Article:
If I’d started this blog five years ago, one of the first things I would have mentioned in my bio or intro was the fact that I had a season ticket for AFC. An actual season ticket.  As in I went to pretty much every home game, and the odd away game too.  Not quite a die hard fan, but I sat through far too many 0-0 draws in the peeing rain and howling gales in the middle of winter to be called a fair weather fan.  And I went for years.  I got my first season ticket at the age of 11 – to start with my dad took me and my younger brother (under sufferance it has to be said, we definitely didn’t get the bug from him!), then as we got older we went just the two of us.  My brother would regularly get told off for using bad language in the family stand, so we moved where he could swear without anyone batting an eyelid!!  I suppose looking back it’s amazing that he never wanted to ditch his older sister to go with his mates instead, but we carried on going together even once I’d moved out of my parents’ house, although I remember he did once accuse me of only going so I could talk to boys about football…..!! 

So I was at Hampden in 1995 when The Dons won their last trophy.  I was also there the last time we reached a cup final, in 2000 (our goalkeeper was injured a few minutes into the match.  We didn’t have a goalie on the bench.  Didn’t end well).

I gave up my season ticket for a couple of years in my early 20s, largely because my boyfriend at the time didn’t like me going (I know…..), but I always kept up my interest with the club and would go to the odd game here and there.  Then I met my hubby, who despite not being from Aberdeen was a massive fan and had had a season ticket since he moved here for uni.  It was immediate common ground, and probably one of the things that cemented our friendship initially, and then our relationship.  I ended up getting a season ticket again, and our Saturdays often involved a pub lunch, watching the early kick off on TV then heading to Pittodrie.

Yet now, football doesn’t even get a mention in my bio, because all that changed when B was born in 2009.  She was due in the November, so I didn’t renew my season ticket in August.  Hubby did (by this time another friend was sitting with us, so he wasn’t going on his lonesome!).  Of course with a new baby we couldn’t both disappear for two hours every other weekend – a couple of people suggested to me that we should take turn about going to games, but there was no way hubby was going to agree to that!!  So he continued going, in fact he went to a game the day after I got home from hospital with B, having had an emergency section three days previously….(my midwife was appalled!!).  And I stopped going, and because I wasn’t going to games, I gradually lost interest.  I didn’t know any of the players, I wasn’t really interested in hubby’s post match analysis on a Saturday evening.  In fact it became the cause of a bit of resentment, as he disappeared off for a minimum of 3 hours every other Saturday, leaving me at home with a baby then a toddler, then a three year old and a big bump, and most recently a stroppy 4 year old and a newborn.  Even today, knowing how excited he was, part of me was thinking “Oh yes, off you go, leaving at 9am for a game that starts at half 2, leaving me to manage all day AND do bathtime and bedtime on my own AGAIN”!!!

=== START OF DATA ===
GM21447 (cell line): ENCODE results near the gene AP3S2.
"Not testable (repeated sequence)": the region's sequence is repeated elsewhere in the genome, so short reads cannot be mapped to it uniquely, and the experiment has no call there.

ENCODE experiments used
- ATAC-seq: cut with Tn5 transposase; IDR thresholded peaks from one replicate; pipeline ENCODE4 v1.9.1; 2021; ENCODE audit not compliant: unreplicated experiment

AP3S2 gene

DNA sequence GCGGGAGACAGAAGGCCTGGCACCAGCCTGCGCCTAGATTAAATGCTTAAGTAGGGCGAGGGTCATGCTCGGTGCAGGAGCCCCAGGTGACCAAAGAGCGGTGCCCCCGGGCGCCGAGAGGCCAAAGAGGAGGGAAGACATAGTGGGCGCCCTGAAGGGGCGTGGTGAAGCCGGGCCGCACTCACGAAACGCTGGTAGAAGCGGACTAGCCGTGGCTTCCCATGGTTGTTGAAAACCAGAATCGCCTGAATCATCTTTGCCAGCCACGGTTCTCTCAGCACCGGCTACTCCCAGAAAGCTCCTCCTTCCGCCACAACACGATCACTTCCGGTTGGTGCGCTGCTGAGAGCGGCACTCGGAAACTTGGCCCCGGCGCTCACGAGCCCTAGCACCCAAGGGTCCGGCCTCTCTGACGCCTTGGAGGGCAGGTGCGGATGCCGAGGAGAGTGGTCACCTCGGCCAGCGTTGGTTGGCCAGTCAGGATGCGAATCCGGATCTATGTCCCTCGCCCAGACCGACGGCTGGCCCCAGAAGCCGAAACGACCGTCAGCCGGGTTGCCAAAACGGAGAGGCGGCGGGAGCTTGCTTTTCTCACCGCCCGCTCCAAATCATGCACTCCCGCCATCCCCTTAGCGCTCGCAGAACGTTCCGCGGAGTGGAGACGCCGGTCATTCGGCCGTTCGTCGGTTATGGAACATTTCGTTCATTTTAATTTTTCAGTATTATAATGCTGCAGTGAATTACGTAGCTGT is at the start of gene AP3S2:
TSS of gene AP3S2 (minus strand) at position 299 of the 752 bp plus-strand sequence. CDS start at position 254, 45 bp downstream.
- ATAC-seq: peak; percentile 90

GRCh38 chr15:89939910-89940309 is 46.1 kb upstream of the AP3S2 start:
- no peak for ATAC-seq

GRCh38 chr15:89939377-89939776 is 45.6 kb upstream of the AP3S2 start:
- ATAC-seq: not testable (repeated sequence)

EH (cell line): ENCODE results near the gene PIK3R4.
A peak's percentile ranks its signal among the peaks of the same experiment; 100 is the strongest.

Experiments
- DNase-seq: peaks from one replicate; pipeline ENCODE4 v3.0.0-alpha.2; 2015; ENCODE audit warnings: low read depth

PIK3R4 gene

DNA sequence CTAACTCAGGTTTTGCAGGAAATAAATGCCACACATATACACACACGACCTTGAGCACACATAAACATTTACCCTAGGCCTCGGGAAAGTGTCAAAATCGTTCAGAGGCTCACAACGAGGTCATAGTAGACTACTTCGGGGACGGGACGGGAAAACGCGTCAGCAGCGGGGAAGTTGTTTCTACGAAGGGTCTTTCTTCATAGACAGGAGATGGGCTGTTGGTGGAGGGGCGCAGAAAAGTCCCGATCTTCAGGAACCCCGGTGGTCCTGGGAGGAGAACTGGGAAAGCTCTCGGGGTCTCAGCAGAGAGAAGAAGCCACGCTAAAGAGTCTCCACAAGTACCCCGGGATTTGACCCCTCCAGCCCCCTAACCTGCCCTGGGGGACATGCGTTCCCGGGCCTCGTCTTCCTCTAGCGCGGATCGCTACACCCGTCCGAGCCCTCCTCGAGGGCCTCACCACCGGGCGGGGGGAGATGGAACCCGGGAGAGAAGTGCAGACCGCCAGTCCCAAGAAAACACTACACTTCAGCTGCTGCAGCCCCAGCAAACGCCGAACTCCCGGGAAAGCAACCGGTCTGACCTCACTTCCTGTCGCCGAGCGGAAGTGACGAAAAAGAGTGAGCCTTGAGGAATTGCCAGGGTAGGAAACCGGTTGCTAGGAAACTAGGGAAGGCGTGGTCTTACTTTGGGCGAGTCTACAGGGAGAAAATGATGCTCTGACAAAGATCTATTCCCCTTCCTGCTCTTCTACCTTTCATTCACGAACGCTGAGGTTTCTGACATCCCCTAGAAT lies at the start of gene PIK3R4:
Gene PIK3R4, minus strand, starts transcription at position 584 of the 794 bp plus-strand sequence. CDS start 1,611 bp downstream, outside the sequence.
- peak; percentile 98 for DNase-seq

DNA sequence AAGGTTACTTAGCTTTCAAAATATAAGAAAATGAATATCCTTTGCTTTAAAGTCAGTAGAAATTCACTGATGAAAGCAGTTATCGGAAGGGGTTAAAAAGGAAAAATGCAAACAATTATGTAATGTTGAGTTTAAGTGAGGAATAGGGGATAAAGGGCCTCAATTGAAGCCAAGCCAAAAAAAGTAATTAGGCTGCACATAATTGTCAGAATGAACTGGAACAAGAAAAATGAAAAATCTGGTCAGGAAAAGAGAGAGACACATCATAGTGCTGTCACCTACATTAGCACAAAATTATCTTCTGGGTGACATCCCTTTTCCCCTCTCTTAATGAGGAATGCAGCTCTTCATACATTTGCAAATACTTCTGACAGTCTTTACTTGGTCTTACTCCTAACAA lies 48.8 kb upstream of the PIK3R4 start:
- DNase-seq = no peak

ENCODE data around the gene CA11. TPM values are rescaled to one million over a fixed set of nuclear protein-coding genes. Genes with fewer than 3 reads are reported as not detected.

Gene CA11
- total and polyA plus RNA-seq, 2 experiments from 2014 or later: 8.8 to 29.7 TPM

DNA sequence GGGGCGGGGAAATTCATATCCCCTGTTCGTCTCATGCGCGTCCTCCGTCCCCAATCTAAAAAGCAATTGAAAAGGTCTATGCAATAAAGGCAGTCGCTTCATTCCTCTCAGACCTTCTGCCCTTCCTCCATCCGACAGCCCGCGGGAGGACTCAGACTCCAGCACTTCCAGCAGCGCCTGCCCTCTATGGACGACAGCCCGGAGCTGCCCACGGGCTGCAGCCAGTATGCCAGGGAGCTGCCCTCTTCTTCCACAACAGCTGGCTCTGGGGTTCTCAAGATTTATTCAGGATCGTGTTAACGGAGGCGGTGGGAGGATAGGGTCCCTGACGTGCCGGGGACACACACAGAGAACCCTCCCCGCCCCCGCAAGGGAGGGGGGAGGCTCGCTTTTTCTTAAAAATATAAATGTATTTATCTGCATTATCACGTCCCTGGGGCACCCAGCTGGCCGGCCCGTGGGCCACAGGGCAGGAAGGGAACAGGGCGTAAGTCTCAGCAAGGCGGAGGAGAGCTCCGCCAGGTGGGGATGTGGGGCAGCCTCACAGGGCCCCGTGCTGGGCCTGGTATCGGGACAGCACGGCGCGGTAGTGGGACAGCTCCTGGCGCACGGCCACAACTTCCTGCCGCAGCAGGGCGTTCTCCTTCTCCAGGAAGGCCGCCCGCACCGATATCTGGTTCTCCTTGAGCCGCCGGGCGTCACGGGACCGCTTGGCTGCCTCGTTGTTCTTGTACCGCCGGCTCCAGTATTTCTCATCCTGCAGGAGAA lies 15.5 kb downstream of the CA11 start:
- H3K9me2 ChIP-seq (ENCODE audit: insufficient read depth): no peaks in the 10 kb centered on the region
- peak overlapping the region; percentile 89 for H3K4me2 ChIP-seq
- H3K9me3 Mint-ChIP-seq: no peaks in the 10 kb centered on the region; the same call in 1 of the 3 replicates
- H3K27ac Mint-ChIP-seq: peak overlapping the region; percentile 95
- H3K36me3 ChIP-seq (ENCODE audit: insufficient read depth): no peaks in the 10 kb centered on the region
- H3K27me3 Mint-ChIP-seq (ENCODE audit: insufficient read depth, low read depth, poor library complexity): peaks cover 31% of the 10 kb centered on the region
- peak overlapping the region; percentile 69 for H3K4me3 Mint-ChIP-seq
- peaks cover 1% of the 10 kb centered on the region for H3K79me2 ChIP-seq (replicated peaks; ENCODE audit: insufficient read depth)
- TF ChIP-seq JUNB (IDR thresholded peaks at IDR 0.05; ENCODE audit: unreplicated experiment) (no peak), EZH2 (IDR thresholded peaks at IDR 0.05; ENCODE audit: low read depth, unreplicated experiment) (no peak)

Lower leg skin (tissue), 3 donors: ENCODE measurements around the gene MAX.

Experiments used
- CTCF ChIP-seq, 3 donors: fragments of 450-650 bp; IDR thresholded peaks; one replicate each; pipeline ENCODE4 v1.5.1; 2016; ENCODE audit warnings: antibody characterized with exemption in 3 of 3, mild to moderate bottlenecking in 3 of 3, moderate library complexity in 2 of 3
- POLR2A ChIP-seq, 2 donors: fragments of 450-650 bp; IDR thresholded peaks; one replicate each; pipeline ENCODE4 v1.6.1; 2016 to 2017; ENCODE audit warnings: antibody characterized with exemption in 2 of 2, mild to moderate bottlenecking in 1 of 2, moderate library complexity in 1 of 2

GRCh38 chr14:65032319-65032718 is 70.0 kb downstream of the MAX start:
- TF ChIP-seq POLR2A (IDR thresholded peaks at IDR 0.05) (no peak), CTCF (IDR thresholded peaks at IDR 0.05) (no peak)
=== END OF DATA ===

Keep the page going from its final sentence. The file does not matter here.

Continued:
Then I got caught up in a little bit of the excitement, on FB and Twitter, and listening to the local radio.  It seemed like it was all anyone was talking about!!  B had said she wanted to watch the match, but I knew the reality of it would be that she would watch ten minutes then get bored, and I’d have to find something else to entertain her.  So we went off out for the afternoon, and I’d planned to get home so we could see the last ten minutes of the game, and see AFC lifting the cup if they won.  Best laid plans and all that, we didn’t get home until 4.15pm, just at the end of the 90 minutes.  However, it was 0-0 which meant extra time – as suspected, B wasn’t really interested once she discovered she could see daddy on the TV, but she was happy colouring while I fed A and watched.  After another half hour, it was still 0-0, so on to the dreaded penalties.  By now I could feel the nerves and adrenalin I used to get at a match, and even B was caught up in it, standing at the TV shouting “Get it in there min”!!!  First penalty to Caley Thistle – saved by our keepr!!!!  First penalty for the Dons – scored!!  Then Caley Thistle missed their second!!  Our second went in, so did Caley’s third.  If our third goes in we’ve done it, we’ve won the cup…..  Yaaaaassssssss!!  And suddenly I’m leaping around the living room with A, B’s jumping up and down and I have to confess I had a tear in my eye.  Hubby phoned absolutely ecstatic (possibly crying, I couldn’t tell), and B’s shouting down the phone “I know Daddy, I’m watching the football programme”!!!

Ten minutes later, normal life was resumed and I started cooking tea, but with a wee grin on my face.  I’d forgotten the passion I used to have for football – when you support Aberdeen there are more lows than highs, but the highs….  Bloody brilliant!!!

So while I might not be signing up for a season ticket any time soon, the next time I get the chance to go to a match, I might just see if we can line up a babysitter!!